When it comes to sports, I perceive myself to be somewhat of a purist. Other than a rare visit to a Sports Book during an infrequent trip to Vegas, I don’t view sports from a betting angle. I believe, however, that betting odds often give us the mathematical equivalent of what the talking head experts would tell us about each team. When Vegas sets the odds, they take into account numerous factors that impact future success.
I think we can all agree that the Cardinals finished the season on a high note, despite missing the playoffs. They are the only team to have beaten the Seahawks up in Seattle over the past two seasons, and did that just a matter of weeks before the Seahawks went on their Super Bowl run through the playoffs. Following the 2013 NFL season, the Cardinals were seen by the Vegas odds makers as a potential Super Bowl competitor for this coming season. No, they were not among the elite but in January, 2014, Vegas had set the odds of the Cardinals winning the Super Bowl that is to be hosted in Glendale next February at 25/1. This placed them on par with teams like the Colts, Eagles and Bears but ahead of teams like the Ravens and Steelers. Nice Company.
Revisions to betting odds are a direct function of how gamblers are betting. The more money wagered on a team at given odds, the lower the odds will become. Conversely, the less money wagered, the higher the odds will become against that team. So if the Cardinals are determined to have a 25/1 shot at winning the Super Bowl and lots of people bet on the Cardinals to do just that at those odds, the revised odds will increase, perhaps to 20/1 or 15/1 or even higher.
That is not what has happened. Following free agency, the 2014 draft and the publishing of the 2014 schedule, the gamblers out there have decided that the Cardinals were not a “good bet” at 25/1, and the new odds place the Cardinals chance at reaching the ultimate throne in 2014 at 50/1. These are the same odds given to the Miami Dolphins and are behind such teams as the Giants, Cowboys, Falcons and Chiefs. Believe it or not, the Cardinals’ odds are now even behind the Houston Texans, who don’t have a true starting quarterback and who played their way in 2013 into the first overall pick in the 2014 NFL Draft.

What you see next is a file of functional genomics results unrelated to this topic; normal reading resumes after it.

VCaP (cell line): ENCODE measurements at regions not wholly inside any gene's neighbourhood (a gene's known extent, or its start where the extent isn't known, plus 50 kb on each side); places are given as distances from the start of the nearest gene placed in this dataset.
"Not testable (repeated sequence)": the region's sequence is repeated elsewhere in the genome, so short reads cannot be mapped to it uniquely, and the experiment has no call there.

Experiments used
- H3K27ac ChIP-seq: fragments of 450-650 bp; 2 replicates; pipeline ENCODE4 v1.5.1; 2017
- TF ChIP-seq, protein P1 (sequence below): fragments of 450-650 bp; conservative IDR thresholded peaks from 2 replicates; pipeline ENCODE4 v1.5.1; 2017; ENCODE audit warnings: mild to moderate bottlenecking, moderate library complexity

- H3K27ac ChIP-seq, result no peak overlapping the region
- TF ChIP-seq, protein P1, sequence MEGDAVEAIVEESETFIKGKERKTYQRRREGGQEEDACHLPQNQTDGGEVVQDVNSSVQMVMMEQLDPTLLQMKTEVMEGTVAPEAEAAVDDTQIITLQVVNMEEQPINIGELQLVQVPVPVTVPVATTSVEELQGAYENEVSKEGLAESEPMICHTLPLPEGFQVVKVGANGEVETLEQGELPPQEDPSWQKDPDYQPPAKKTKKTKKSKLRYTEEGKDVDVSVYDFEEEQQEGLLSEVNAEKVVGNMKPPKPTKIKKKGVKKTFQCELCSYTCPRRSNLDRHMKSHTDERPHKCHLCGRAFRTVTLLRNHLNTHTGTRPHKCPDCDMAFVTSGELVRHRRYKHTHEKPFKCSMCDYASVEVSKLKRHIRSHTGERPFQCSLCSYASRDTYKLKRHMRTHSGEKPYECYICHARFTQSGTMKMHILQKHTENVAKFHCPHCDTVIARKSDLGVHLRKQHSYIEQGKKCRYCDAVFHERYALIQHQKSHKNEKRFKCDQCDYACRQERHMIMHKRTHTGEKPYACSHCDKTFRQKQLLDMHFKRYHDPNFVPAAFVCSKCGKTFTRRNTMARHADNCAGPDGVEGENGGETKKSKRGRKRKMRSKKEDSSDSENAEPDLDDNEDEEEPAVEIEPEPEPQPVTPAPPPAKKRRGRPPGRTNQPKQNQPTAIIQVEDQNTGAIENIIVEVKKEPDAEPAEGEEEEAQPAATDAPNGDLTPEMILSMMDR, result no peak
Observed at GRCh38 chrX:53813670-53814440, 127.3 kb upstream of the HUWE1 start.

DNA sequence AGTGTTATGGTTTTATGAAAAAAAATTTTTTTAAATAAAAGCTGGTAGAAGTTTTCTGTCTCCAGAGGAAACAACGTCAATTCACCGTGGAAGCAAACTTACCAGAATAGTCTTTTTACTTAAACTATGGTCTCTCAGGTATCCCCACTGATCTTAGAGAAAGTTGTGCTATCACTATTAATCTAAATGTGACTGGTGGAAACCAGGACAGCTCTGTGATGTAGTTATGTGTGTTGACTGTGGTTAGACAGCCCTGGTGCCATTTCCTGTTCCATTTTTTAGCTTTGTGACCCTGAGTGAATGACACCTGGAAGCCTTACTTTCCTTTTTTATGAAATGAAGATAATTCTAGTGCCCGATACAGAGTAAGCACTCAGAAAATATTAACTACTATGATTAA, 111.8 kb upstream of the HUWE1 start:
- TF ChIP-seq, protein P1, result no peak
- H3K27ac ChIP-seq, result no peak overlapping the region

What am I missing here? True, Karlos Dansby left the franchise and according to Darnell Dockett, it was to chase the money and not the crown. On the other hand, there have been upgrades at many positions, including offensive line. Not only did the Cardinals add 6’8”, 321 pound free agent Jared Veldheer to play at left tackle, they also have Jonathan Cooper “returning” for what will be his rookie season. The tight end position is likely better with the additions of John Carlson and highly touted blocking specialist Troy Niklas from Notre Dame, a second round pick in this year’s draft. Michael Floyd is poised to enter the upper echelon of wide receivers this coming season, which will also increase the productivity of Larry Fitzgerald. Further, the Carson Palmer that enters this season is far more prepared to run the Bruce Arians offense than last year at this time, as was demonstrated by how his passing stats improved over the course of last season. Jonathan Dwyer can be a nice addition to a backfield that will be headed by one of the greatest sleeper picks of the 2013 draft, Andre Ellington.
Turning to one of the best defenses in the league from last year, there has certainly been an upgrade at the corner position, adding Antonio Cromartie to work in tandem with Patrick Peterson. Many are high on the Cardinals’ addition at safety, drafting Deonne (pronounced DAY-own) Bucannon with their first pick in this year’s draft. I happen to think that one of this year’s sleeper picks in the draft may be defensive end Kareem Martin out of North Carolina, selected by the Cardinals in the third round. He has the kind of speed that may make some offensive tackles look like they are stuck in cement as he rushes past them to get to the opposing team’s quarterback.
I think the Cardinals have made moves since January that should increase, rather than decrease, their odds for the 2014 season. But I get it. The Cardinals have never won the Super Bowl. Also, no team in NFL history has played in, let alone won, a Super Bowl hosted in their stadium. (I know, the Los Angeles Rams played at the Rose Bowl in Pasadena for Super Bowl XIV and the 49ers played at Stanford Stadium for Super Bowl XIX, but neither was their home stadium). Further, the Cardinals are in what not long ago was the weakest division in all of football but now is far and away the strongest division. Having to play both Seattle and San Francisco twice this season will be a great obstacle, but if the Cardinals make the playoffs, they will be game-tested for the rigors of the playoffs.
I am not predicting the Cardinals to be the NFC representative for Super Bowl XLIX on February 1, 2015 in Glendale. But a 50/1 longshot? C’Mon, man!